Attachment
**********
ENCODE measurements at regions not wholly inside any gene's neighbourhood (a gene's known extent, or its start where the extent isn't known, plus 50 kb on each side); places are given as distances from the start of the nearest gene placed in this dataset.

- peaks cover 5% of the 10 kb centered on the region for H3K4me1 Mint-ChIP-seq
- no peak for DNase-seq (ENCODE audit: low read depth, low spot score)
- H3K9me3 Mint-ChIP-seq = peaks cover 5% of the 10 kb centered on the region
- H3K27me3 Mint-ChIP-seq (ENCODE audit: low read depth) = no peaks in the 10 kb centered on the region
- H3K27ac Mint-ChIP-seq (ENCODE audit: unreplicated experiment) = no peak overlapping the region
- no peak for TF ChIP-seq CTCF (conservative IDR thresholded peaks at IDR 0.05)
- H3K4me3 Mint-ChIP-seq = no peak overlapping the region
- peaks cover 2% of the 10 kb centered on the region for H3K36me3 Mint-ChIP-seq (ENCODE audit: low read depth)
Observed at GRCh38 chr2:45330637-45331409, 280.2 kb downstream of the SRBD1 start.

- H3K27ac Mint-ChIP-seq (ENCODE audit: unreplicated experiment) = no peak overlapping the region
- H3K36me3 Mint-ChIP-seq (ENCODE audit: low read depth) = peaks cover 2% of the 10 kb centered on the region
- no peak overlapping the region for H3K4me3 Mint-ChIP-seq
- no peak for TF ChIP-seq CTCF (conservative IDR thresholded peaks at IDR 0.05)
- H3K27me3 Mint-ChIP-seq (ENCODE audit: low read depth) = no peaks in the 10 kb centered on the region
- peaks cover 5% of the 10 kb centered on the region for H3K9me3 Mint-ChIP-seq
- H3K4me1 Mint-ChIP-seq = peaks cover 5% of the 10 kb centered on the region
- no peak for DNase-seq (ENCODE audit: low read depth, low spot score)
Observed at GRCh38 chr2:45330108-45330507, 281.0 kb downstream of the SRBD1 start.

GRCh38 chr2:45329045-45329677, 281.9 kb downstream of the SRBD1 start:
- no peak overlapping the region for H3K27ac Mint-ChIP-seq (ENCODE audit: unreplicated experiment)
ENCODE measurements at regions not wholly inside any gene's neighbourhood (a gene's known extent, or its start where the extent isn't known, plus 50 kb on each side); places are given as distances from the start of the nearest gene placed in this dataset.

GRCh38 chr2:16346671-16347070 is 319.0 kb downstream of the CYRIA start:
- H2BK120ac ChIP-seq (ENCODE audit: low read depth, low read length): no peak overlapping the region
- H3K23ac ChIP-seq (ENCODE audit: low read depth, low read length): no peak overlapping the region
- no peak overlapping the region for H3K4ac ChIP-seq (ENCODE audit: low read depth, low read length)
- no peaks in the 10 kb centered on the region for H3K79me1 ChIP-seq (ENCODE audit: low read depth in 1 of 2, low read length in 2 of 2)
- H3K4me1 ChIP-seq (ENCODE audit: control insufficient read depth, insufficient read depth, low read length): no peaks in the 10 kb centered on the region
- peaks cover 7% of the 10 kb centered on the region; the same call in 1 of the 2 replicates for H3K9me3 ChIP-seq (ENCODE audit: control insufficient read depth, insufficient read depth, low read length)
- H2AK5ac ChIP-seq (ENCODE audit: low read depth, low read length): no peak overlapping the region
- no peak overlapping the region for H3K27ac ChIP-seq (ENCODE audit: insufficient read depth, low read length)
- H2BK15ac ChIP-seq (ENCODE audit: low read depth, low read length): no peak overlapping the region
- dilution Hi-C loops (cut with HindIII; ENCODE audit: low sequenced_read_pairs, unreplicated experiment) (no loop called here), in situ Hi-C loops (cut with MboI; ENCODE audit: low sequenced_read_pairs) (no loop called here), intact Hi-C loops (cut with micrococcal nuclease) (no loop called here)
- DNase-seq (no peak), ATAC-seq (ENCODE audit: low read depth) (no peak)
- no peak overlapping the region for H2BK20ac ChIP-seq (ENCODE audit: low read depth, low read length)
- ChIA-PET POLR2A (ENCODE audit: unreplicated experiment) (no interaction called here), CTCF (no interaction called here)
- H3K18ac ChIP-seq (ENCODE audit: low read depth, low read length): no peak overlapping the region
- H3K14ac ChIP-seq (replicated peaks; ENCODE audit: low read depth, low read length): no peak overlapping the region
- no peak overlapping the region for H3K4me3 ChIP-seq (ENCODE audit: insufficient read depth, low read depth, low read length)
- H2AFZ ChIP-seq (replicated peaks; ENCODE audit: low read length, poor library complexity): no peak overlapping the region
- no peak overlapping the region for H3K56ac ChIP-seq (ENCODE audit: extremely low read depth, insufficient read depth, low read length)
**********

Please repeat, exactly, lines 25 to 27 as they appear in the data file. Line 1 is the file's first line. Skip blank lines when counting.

- H3K23ac ChIP-seq (ENCODE audit: low read depth, low read length): no peak overlapping the region
- no peak overlapping the region for H3K4ac ChIP-seq (ENCODE audit: low read depth, low read length)
- no peaks in the 10 kb centered on the region for H3K79me1 ChIP-seq (ENCODE audit: low read depth in 1 of 2, low read length in 2 of 2)